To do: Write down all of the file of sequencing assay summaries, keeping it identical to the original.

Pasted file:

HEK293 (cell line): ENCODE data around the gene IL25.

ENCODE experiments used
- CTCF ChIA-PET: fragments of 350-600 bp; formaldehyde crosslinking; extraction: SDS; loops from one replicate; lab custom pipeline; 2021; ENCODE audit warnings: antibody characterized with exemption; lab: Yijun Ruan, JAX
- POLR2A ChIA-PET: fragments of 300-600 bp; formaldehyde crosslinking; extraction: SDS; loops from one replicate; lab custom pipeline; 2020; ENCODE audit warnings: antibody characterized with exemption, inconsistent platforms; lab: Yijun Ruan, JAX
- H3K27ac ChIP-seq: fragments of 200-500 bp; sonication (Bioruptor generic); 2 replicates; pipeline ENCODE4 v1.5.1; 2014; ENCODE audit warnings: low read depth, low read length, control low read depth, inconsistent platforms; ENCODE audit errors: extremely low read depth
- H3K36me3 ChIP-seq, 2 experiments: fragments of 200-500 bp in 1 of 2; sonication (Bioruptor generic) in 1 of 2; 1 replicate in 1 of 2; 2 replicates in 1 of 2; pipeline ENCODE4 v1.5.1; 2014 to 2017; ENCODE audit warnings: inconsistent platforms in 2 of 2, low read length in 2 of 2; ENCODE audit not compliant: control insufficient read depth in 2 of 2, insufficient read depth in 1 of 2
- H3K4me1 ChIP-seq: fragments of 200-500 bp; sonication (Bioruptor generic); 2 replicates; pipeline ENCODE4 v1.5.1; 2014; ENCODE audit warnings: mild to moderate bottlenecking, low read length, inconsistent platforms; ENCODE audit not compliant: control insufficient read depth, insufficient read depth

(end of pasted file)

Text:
HEK293 (cell line): ENCODE data around the gene IL25.

ENCODE experiments used
- CTCF ChIA-PET: fragments of 350-600 bp; formaldehyde crosslinking; extraction: SDS; loops from one replicate; lab custom pipeline; 2021; ENCODE audit warnings: antibody characterized with exemption; lab: Yijun Ruan, JAX
- POLR2A ChIA-PET: fragments of 300-600 bp; formaldehyde crosslinking; extraction: SDS; loops from one replicate; lab custom pipeline; 2020; ENCODE audit warnings: antibody characterized with exemption, inconsistent platforms; lab: Yijun Ruan, JAX
- H3K27ac ChIP-seq: fragments of 200-500 bp; sonication (Bioruptor generic); 2 replicates; pipeline ENCODE4 v1.5.1; 2014; ENCODE audit warnings: low read depth, low read length, control low read depth, inconsistent platforms; ENCODE audit errors: extremely low read depth
- H3K36me3 ChIP-seq, 2 experiments: fragments of 200-500 bp in 1 of 2; sonication (Bioruptor generic) in 1 of 2; 1 replicate in 1 of 2; 2 replicates in 1 of 2; pipeline ENCODE4 v1.5.1; 2014 to 2017; ENCODE audit warnings: inconsistent platforms in 2 of 2, low read length in 2 of 2; ENCODE audit not compliant: control insufficient read depth in 2 of 2, insufficient read depth in 1 of 2
- H3K4me1 ChIP-seq: fragments of 200-500 bp; sonication (Bioruptor generic); 2 replicates; pipeline ENCODE4 v1.5.1; 2014; ENCODE audit warnings: mild to moderate bottlenecking, low read length, inconsistent platforms; ENCODE audit not compliant: control insufficient read depth, insufficient read depth